Determinants of Serum Total and Free Testosterone Levels in Women over the Age of 65 Years

Cappola, Anne R.; Ratcliffe, Sarah J.; Bhasin, Shalender; Blackman, Marc R.; Cauley, Jane; Robbins, John; Zmuda, Joseph M.; Harris, Tamara; Fried, Linda P.

Context: Little is known about testosterone (T) levels and their determinants in women of late postmenopausal age. Objective: We describe levels of total and free T and selected factors that influence these levels in a random sample of older women. Design: Levels of serum total T and free T by microdialysis were measured using ultrasensitive assays in 347 community-dwelling women aged 65–98 yr enrolled in the Cardiovascular Health Study. Cross-sectional analyses were performed to define factors associated with total and free T levels. Results: In adjusted models: 1) total T levels declined with age until 80, whereas free T levels did not vary by age; 2) women with bilateral oophorectomy had 23% lower total T and 16% lower free T levels than those with at least one intact ovary; 3) oral estrogen users had total and free T levels that were 47% lower than never users; 4) obese women had 47% higher total T and 20% higher free T levels, and overweight women had 24% higher total T and 14% higher free T levels, than normal weight women; and 5) free T levels were 51% higher in black women. Corticosteroid users had 75% lower total T and 43% lower free T levels than nonusers. Conclusions: Bilateral oophorectomy, estrogen use, corticosteroid use, and low body mass index are independent risk factors for lower T levels in women aged 65 yr and over. Although highly prevalent in women of this age, the physiological significance of low T levels in late postmenopausal women requires further investigation.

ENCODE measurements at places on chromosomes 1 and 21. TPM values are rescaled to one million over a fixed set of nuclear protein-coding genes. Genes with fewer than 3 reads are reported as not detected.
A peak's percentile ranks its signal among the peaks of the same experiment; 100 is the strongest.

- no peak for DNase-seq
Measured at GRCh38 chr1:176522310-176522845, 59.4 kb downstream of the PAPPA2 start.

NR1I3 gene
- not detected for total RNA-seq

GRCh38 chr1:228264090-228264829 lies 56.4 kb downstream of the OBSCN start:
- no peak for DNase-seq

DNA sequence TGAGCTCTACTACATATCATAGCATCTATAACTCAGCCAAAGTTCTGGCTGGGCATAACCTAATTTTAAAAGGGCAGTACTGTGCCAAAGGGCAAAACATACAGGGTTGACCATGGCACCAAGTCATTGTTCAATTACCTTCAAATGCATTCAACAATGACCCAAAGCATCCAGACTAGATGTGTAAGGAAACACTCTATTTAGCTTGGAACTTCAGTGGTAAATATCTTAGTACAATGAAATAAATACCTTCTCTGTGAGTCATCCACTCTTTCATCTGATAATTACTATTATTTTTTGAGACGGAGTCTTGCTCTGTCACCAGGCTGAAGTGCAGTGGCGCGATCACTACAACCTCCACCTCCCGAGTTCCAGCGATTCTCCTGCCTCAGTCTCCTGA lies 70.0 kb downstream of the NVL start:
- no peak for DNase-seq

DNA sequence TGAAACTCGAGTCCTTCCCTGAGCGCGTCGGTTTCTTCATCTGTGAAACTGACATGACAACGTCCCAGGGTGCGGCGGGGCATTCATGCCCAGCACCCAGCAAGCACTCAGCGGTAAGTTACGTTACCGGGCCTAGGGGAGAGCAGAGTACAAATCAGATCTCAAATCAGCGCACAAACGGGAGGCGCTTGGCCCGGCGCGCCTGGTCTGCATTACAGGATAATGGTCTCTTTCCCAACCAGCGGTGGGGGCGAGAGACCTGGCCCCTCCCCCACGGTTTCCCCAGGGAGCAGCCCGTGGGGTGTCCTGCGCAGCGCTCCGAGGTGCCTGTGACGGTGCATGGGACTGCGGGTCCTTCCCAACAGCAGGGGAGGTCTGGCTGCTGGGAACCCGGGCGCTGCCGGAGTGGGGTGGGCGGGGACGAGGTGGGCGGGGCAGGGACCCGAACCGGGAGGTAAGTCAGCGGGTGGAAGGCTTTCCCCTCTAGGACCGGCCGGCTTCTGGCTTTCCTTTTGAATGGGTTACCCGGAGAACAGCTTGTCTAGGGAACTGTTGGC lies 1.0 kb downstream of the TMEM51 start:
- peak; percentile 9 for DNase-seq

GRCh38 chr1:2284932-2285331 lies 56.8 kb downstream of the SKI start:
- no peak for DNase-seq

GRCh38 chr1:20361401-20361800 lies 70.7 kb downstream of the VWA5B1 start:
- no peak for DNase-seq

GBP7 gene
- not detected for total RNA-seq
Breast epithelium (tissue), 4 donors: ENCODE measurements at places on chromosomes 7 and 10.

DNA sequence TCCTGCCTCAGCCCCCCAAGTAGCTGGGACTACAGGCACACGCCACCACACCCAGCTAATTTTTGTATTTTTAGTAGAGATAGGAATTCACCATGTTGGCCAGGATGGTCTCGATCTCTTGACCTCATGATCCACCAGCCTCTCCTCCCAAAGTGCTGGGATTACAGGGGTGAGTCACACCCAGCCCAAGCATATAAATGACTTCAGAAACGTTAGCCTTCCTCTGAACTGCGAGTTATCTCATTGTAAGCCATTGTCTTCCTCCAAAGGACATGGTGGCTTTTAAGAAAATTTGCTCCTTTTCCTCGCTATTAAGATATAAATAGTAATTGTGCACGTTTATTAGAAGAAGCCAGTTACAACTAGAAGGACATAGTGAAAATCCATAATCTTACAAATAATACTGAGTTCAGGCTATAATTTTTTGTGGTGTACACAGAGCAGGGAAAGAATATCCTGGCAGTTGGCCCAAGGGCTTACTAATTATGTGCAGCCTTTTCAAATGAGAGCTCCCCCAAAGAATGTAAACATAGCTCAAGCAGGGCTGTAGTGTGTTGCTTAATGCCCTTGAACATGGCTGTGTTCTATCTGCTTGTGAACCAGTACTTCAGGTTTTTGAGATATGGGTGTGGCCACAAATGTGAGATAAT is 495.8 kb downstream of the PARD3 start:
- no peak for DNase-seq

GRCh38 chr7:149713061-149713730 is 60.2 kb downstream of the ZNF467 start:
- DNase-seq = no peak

Also Published In

The Journal of Clinical Endocrinology and Metabolism

More About This Work

Academic Units
The Endocrine Society
Published Here
September 15, 2015